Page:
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Saturday Night Fever: 25th Anniversary Edition

The very last of the unblockbustery blockbusters, Saturday Night Fever (1977) is a brilliant slice-of-life studying the confusing period of young adulthood during which working class upstarts endure a turbulent conflict between their youthful hopes and tough realities. John Travolta commands the screen as Tony Manero, a strutting 19-year-old in blue collar Bay Ridge, Brooklyn, who suffers a dead-end job in a paint store to afford the glamour of weekends at a swanky Manhattan disco, where he dominates the pulsating dance floor. His indefatigable confidence, silky moves, and dreamy good looks weaken the knees of all the women in his sight — except for Brooklynese expatriate Stephanie (Karen Lynn Gorney), who is awkwardly trying to recast herself as a Manhattan socialite. At first Tony is drawn to her dancing, but, while her pretenses annoy him, he also yearns to break out of the juvenile soap opera of his macho street life. Saturday Night Fever is neither sensationalized nor sugarcoated, and while a lot of the film's popularity is built around its superior soundtrack of disco classics, the movie is also deeply heartfelt, easily relatable, and, at times, raucously funny. Also with Julie Bovasso, Donna Pescow, Barry Miller and Fran Drescher. Paramount's 25th Anniversary Edition of Saturday Night Fever presents the film in a vibrant anamorphic transfer (1.85:1) and a remastered Dolby Digital 5.1 soundtrack. The disc includes a dry commentary from director Badham and three brief, mildly interesting deleted scenes. The best feature is a 30-minute edit of VH1's excellent Behind the Music special about the film's rough production and its explosive cultural significance. Trailer, keep-case.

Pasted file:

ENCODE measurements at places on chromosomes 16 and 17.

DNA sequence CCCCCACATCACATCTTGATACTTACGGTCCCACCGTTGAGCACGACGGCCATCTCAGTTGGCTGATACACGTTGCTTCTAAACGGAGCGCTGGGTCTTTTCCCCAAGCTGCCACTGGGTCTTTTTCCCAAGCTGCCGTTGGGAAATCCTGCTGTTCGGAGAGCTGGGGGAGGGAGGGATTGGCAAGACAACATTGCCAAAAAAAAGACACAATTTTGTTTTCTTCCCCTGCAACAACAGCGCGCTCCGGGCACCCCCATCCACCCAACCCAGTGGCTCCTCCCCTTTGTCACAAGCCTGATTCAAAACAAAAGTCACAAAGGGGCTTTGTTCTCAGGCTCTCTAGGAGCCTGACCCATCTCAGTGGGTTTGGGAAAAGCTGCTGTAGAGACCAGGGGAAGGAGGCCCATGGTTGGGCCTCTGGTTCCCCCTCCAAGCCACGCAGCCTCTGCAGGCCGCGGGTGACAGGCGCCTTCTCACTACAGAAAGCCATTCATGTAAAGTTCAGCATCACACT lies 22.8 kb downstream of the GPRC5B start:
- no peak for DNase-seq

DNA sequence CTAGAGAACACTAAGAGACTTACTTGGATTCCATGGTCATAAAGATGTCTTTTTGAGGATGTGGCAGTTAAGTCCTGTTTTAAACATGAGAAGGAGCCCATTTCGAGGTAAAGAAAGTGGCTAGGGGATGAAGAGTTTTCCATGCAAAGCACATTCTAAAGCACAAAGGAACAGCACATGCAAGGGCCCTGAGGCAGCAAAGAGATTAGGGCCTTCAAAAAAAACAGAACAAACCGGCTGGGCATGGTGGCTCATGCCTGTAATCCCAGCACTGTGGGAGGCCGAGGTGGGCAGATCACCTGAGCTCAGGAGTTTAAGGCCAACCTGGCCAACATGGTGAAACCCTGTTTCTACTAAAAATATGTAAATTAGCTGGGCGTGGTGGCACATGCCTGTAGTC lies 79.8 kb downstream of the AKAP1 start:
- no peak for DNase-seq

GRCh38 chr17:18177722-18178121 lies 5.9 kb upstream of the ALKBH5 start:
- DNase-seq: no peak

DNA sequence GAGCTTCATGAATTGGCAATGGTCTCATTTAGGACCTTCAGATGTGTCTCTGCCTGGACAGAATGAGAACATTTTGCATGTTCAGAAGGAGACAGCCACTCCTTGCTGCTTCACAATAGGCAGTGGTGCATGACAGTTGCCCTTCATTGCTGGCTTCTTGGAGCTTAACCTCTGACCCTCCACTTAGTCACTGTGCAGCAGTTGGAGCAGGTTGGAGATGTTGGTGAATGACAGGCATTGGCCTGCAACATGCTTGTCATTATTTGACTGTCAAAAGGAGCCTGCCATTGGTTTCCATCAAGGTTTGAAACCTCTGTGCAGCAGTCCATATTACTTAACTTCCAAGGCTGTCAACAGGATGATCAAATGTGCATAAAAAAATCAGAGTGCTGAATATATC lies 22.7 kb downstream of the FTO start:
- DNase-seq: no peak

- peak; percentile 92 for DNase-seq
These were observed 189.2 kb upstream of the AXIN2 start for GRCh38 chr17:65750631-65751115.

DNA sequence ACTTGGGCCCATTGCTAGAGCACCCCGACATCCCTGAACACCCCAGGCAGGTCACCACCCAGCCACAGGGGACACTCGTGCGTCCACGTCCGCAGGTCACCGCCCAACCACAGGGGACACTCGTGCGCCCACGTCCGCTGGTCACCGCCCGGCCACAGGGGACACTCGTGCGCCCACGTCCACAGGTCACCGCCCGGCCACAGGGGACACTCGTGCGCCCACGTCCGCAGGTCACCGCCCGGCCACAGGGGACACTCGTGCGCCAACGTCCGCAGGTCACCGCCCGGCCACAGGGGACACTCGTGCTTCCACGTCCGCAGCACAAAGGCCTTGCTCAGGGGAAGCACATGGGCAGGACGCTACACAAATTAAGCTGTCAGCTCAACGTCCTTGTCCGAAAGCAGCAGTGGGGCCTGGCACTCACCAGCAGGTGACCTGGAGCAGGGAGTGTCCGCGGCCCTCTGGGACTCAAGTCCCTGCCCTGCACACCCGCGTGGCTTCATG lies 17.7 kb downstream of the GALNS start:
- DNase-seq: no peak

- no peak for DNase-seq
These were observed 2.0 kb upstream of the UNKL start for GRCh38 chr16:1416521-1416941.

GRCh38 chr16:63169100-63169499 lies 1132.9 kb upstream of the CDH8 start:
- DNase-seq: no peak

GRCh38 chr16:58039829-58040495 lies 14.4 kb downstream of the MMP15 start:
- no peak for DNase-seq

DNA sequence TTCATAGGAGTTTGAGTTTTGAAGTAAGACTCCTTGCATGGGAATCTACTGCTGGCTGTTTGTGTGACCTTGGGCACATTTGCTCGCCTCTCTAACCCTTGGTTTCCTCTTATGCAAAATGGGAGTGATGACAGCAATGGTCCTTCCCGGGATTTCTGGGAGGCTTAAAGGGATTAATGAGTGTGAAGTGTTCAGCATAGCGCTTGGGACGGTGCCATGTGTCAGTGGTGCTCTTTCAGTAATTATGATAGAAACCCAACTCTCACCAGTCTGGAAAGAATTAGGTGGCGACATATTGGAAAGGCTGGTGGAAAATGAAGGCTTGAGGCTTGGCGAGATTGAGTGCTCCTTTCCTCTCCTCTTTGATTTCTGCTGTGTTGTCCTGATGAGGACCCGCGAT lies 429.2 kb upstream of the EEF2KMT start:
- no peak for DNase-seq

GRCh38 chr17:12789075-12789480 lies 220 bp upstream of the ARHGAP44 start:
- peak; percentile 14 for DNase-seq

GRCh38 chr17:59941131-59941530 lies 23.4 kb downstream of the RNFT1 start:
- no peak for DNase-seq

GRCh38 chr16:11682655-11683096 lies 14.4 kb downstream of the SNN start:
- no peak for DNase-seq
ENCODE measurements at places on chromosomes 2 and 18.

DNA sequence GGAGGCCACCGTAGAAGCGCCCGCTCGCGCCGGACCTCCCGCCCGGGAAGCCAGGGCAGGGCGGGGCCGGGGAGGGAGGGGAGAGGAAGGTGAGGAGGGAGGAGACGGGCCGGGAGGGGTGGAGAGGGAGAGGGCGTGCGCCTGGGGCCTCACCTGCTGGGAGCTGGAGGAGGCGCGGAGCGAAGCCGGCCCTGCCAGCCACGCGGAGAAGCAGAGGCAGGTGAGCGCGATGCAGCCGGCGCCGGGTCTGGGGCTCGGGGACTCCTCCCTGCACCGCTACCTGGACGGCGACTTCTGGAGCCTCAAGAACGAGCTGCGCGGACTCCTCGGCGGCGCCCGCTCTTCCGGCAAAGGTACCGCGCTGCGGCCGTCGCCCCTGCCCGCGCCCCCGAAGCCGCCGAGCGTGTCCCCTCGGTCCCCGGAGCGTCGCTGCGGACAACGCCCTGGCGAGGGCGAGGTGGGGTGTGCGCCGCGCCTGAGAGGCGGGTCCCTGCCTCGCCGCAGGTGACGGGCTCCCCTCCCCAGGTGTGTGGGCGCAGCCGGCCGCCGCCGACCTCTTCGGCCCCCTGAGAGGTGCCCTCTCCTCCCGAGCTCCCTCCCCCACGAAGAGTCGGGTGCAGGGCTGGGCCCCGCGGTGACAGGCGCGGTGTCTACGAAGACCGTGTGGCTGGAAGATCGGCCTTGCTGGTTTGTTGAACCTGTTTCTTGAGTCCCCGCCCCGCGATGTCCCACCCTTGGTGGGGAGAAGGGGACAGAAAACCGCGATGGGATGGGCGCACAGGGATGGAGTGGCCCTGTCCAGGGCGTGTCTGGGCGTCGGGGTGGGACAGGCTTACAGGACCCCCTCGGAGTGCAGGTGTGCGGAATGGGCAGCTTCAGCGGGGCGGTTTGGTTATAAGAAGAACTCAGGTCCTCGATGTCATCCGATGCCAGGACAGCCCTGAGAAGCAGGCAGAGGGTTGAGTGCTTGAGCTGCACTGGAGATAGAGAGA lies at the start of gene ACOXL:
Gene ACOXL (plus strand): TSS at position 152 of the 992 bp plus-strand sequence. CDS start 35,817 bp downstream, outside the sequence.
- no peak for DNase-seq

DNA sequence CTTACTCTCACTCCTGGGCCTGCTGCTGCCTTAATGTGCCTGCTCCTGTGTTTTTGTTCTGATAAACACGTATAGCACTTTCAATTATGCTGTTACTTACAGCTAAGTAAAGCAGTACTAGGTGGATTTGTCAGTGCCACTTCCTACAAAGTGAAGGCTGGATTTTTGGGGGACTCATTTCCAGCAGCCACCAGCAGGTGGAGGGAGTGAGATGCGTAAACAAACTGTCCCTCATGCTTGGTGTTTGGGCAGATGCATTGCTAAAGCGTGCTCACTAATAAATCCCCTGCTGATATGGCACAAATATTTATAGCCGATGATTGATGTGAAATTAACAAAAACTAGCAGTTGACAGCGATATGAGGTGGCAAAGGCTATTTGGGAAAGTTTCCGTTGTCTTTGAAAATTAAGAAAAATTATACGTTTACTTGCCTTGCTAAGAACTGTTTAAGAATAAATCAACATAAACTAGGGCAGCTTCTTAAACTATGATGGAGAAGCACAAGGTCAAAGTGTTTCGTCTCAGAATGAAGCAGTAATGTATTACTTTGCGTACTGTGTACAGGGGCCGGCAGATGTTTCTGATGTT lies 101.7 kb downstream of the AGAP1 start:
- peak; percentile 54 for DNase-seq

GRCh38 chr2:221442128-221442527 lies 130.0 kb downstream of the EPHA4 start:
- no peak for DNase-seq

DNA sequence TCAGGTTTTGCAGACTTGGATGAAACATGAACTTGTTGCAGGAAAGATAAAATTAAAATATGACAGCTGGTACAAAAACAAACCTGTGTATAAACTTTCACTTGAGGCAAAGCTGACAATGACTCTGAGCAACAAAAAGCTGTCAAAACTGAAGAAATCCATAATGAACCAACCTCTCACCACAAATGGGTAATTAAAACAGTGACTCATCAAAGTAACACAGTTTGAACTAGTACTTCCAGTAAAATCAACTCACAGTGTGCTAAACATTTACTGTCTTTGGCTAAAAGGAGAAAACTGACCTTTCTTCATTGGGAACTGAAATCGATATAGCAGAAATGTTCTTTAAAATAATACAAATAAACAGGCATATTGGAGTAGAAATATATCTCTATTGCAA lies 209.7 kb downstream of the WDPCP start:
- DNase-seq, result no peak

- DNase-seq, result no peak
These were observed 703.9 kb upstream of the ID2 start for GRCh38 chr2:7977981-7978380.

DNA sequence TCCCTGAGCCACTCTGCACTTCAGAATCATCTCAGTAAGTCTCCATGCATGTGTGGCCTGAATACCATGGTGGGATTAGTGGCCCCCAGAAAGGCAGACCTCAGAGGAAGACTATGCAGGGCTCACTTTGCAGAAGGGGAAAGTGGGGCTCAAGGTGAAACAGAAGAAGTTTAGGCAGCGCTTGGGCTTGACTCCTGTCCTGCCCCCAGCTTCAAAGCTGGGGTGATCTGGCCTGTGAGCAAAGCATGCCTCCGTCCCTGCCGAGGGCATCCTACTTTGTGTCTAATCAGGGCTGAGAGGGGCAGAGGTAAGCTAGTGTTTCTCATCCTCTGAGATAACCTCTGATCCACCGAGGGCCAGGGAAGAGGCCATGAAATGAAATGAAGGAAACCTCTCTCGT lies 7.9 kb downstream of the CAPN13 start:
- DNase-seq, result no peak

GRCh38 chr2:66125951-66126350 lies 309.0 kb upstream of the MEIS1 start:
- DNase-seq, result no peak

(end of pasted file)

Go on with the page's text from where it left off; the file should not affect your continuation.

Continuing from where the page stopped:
—Gregory P. Dorr

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